Gibbs' crew chiefs fined
NASCAR fined Joe Gibbs Racing's three crew chiefs $50,000 each Tuesday for bringing unapproved oil pans to Michigan last week.
Mike Ford, Dave Rogers and Greg Zipadelli also were placed on probation through the end of the year, as was JGR competition director Jimmy Makar and car chiefs Chris Gillin (No. 11), Wesley Sherrill (No. 18) and Jason Shapiro (No. 20).
NASCAR discovered the unapproved oil pans in the cars of Kyle Busch, Denny Hamlin and Joey Logano during a pre-practice inspection Friday at Michigan International Speedway.
Raptors name Casey coach
Dwane Casey hopes to bring a rugged, NHL-style of defense to his newest job in the NBA.
The Toronto Raptors hired Casey as their coach on Tuesday, nine days after the Dallas assistant helped the Mavericks win the championship.
Casey succeeds Jay Triano, a Canadian who became a consultant after the Raptors finished 22-60. Casey was the head coach of the Minnesota Timberwolves from June 2005 to January 2007, compiling a 43-59 record.
Thrashers' move clears hurdle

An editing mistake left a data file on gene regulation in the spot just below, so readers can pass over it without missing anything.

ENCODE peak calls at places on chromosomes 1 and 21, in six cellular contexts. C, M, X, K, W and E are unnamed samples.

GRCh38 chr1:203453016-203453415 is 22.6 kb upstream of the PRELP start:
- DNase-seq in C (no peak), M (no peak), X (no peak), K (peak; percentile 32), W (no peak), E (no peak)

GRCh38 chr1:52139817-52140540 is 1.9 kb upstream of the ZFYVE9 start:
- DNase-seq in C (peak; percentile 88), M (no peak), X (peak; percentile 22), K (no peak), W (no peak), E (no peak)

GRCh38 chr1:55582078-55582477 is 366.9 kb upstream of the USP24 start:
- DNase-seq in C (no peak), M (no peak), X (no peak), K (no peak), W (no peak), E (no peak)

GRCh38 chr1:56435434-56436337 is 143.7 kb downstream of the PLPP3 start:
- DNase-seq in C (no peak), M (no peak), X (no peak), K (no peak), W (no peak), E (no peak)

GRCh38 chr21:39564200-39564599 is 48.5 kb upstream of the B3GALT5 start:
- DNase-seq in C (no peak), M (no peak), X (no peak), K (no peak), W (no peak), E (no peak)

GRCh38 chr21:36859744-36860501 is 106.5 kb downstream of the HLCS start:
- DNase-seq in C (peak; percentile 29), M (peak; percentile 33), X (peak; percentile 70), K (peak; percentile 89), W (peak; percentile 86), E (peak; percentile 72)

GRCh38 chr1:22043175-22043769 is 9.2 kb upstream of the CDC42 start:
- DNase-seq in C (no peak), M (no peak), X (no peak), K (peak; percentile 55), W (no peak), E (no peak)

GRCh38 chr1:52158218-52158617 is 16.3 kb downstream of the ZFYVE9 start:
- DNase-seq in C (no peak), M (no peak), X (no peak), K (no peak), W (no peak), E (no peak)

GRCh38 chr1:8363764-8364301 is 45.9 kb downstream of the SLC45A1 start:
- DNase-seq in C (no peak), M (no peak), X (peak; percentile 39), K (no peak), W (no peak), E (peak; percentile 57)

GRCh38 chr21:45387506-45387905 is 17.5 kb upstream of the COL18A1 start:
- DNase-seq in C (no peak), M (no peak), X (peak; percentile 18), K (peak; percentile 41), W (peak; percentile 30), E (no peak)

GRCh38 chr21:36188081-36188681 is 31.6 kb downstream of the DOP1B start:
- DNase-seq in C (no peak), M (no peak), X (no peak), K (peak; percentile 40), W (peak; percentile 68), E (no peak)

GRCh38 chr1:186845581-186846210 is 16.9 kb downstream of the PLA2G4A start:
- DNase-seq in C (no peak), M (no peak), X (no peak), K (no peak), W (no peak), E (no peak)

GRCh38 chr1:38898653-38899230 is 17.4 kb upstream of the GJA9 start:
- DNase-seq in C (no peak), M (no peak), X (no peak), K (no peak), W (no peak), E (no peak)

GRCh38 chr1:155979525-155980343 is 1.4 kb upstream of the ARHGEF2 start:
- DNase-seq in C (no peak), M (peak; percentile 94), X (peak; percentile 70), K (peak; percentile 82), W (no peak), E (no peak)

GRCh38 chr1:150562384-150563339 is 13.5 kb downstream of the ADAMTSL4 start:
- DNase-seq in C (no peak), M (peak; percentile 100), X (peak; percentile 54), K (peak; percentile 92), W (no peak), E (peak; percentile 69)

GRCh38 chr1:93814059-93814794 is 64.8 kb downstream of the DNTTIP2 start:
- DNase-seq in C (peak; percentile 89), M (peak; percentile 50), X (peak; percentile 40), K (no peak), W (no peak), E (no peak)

The NHL board of governors unanimously approved the sale of the Atlanta Thrashers on Tuesday, paving the way for the club to move to Winnipeg, Manitoba, for next season.
True North Sports and Entertainment bought the team last month and announced it was bringing the Thrashers to Winnipeg, which lost the Jets to Phoenix after the 1995-96 season. The vote by the board was the final hurdle in the process to relocate the team.
The votes on the sale and the relocation were unanimous among the league's owners.
Elsewhere in the NHL, The New York Times reported the New York Rangers and Philadelphia Flyers will play at the Phillies' Citizens Bank Park in the next Winter Classic game.
The annual outdoor game will be played on Jan. 2, because Sunday, Jan. 1 is scheduled to be the final week of the NFL's regular season.
Ohio State drops car review
Ohio State University on Tuesday dropped its review of car purchases by football players and family members after two separate investigations found dealerships made money on almost all of the sales.
The university made its decision in light of a report by the Ohio Bureau of Motor Vehicles and a separate review by the Ohio Independent Automobile Dealers Association.
"We have seen no evidence that would lead us to believe that Ohio State student athletes violated any policies when purchasing used cars," said university spokesman Jim Lynch.
The reviews were launched after questions about players' car purchases arose in the wake of a scandal in which some players received cash and tattoos for autographs, championship rings and equipment.
From News staff and wire reports